Interview: Okey Enelamah
What role does the ministry expect to play in Nigeria’s broader economic strategy?
OKEY ENELAMAH: The president has outlined three priorities for the administration: to create a secure environment throughout the country, to put an end to the widespread corruption, and to boost the economy through initiatives that foster growth. Diversifying the economy away from oil is critical; despite contributing only 10% to GDP, the commodity at one point accounted for 90% of foreign exchange earnings and 70% of government revenue. In line with the national diversification efforts, manufacturing and industry are set to play an increasingly important role.
The ministry has developed a five-point agenda to achieve its goals. This includes creating an enabling environment for business in Nigeria, implementing the Nigeria Industrial Revolution Plan, championing the cause of Nigeria’s small and medium-sized enterprises, attracting long-term domestic and foreign investment, and integrating Nigerian firms into regional and global value chains for processed goods. From the ministry’s viewpoint, we are committed to having more goods produced locally, but realise this can cause some economic disruptions in the short term. We are engaging with manufacturers to foster a business climate that will create jobs and increase the local production of goods. However, no country industrialises in four years, so time is needed for the strategy to succeed.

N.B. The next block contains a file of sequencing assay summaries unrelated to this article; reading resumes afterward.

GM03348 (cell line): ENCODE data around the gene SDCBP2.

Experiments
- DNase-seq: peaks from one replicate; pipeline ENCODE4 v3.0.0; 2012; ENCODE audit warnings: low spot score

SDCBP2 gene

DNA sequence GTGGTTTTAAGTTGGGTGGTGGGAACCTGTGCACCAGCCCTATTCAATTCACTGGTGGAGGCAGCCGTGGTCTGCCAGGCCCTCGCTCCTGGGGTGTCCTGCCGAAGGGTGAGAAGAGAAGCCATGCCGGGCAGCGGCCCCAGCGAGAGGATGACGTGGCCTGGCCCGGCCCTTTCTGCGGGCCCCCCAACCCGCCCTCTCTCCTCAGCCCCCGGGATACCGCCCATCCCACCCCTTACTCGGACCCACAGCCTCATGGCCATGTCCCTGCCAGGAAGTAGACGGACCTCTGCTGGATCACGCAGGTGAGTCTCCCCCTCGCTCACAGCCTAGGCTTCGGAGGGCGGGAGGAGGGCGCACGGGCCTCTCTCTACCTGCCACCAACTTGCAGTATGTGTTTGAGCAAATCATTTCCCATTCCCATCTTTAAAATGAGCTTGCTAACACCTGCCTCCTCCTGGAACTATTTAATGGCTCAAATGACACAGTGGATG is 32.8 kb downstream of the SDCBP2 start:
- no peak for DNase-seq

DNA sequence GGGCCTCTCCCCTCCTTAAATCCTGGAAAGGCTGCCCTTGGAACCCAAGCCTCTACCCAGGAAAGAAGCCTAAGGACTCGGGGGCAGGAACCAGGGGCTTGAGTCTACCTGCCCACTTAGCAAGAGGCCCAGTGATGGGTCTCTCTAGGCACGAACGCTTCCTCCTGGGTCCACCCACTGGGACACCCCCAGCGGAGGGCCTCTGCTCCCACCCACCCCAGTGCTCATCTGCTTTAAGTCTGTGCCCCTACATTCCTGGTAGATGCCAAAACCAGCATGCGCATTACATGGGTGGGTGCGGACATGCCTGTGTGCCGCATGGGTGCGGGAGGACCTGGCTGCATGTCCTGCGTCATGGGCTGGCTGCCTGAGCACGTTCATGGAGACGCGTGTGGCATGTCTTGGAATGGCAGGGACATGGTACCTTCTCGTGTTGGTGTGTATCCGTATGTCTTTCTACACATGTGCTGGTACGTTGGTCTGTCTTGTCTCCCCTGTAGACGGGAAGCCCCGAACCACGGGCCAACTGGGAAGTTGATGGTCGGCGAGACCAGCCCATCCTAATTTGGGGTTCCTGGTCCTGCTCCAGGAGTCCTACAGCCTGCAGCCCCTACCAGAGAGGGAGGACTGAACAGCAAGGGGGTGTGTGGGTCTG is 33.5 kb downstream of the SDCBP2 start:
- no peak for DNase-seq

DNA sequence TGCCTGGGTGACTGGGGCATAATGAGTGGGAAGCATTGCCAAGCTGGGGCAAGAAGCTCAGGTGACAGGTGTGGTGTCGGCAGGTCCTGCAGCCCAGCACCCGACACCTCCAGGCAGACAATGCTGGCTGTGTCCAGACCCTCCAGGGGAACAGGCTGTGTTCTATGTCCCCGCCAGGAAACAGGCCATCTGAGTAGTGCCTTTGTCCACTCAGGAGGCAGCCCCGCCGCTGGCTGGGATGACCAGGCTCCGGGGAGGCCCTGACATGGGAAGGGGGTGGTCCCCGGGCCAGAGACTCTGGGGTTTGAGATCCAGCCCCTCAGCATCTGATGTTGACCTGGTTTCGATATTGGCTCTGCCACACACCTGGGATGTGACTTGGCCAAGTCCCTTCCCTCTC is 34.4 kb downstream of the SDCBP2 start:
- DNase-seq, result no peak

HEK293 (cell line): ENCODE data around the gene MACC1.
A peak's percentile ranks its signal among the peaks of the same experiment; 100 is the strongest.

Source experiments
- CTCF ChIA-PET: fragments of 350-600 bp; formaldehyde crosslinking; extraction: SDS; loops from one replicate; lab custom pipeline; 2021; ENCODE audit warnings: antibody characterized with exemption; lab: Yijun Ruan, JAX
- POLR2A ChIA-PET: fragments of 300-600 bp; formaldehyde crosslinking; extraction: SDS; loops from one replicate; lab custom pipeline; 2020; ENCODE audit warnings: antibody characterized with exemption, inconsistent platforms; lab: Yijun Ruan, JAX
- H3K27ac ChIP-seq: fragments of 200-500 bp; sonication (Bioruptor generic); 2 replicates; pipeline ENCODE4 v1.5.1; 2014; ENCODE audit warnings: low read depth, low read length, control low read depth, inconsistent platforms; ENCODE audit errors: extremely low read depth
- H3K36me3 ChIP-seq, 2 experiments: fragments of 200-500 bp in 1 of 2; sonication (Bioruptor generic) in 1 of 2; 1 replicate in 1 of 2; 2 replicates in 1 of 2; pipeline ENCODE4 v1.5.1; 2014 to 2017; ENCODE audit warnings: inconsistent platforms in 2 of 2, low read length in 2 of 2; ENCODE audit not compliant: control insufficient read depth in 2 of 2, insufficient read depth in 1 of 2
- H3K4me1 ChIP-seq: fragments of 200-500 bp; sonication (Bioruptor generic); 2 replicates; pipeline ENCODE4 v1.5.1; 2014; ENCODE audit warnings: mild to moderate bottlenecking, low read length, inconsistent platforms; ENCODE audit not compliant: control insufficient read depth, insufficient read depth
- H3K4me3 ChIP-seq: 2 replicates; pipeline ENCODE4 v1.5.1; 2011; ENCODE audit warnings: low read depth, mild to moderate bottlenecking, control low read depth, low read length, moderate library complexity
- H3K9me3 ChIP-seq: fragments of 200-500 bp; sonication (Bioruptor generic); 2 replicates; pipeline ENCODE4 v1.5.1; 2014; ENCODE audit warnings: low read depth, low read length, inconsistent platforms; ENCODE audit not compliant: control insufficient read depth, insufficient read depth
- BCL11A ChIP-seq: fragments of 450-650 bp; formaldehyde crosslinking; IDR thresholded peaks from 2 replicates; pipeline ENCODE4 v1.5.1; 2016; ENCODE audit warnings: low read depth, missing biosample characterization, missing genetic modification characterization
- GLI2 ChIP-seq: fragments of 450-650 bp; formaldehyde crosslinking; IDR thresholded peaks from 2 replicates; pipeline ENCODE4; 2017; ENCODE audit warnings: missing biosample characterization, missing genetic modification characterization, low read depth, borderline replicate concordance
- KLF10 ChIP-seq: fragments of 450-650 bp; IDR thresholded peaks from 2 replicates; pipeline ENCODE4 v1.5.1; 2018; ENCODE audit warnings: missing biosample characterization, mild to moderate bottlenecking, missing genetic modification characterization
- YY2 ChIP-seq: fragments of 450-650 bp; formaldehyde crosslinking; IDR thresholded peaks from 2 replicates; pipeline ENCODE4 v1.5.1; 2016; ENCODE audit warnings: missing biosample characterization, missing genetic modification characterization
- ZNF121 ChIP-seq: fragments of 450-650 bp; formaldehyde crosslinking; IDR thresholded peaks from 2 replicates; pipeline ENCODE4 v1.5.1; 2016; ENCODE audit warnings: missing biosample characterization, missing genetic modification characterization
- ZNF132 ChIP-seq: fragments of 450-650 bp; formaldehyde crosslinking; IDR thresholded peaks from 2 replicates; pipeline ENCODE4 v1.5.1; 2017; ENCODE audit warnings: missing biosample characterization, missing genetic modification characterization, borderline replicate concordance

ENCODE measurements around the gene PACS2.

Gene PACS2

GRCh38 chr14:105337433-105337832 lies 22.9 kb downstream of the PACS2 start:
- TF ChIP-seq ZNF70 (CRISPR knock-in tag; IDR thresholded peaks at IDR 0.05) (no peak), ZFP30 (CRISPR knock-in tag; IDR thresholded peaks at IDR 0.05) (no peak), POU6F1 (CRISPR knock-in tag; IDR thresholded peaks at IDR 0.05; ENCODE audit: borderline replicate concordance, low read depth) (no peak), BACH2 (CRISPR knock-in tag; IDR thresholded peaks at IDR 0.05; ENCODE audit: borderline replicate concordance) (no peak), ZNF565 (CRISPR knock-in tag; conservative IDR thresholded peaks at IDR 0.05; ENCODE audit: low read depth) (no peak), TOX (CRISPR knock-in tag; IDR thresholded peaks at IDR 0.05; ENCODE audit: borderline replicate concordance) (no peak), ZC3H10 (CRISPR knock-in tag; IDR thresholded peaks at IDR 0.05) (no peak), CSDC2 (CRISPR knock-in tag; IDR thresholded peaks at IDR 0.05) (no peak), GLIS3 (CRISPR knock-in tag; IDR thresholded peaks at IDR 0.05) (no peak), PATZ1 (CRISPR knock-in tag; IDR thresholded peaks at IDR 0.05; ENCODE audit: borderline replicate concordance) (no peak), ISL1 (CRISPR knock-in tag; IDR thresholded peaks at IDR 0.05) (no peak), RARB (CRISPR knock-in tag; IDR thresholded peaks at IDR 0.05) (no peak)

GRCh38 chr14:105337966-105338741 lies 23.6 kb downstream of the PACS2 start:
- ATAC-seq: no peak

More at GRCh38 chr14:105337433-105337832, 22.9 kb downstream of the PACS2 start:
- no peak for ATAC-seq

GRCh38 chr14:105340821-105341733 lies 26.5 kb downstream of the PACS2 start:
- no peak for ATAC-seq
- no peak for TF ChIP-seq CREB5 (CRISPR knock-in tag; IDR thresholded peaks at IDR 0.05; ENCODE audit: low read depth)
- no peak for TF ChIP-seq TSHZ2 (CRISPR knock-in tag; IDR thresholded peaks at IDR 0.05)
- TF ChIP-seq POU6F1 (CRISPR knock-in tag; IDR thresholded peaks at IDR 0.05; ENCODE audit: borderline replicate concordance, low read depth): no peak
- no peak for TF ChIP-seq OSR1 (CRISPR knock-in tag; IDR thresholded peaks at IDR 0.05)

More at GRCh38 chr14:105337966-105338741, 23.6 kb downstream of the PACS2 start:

What are the biggest challenges facing Nigeria’s attempts to boost industrialisation?
ENELAMAH: An important element is to ensure the right enabling environment. There is a strategy for industrialisation that involves various stakeholders, and we must collectively identify the sectors in which Nigeria has a comparative advantage. For example, given the country’s significant limestone deposits, cement production makes sense. With the right environment and incentives, large-scale investments were made and Nigeria is now a major cement producer. This development can be replicated for other sectors, such as agribusiness, textiles and garments. We are working to put in place the right incentive mechanisms that reward good behaviour and punish the opposite.
Proper infrastructure is key for industrialisation, and industrial parks and special economic zones can expedite the process. No country industrialises alone, and Nigeria will partner with long-term foreign investors. Knowledge capital is another central component, and we are working with partners to improve this. As these ideas and structures become entrenched and part of the landscape, it is not easy to reverse the policies that fostered them.
What sort of reforms might help improve the country’s attractiveness to foreign investors?
ENELAMAH: The importance of the ease of doing business should not be underestimated, and the World Bank’s index for this is critical. I believe that we must work towards improving our performance on global indices. Over the years, Nigeria has slid down the ranking because we did not make an explicit effort to improve our position within it. A central goal for the ministry is to create conditions that facilitate commerce; we want to become a top-100 country on the index within the lifetime of this administration. The president has approved a set of proposals that will institutionalise an enabling environment and boost the ease of doing business in Nigeria. We have also established a Presidential Council – an inter-ministerial body that will work with ministries, agencies and state governments – to achieve this goal. This council will be chaired by the vice-president, thereby reflecting the seriousness with which the government regards the issue.
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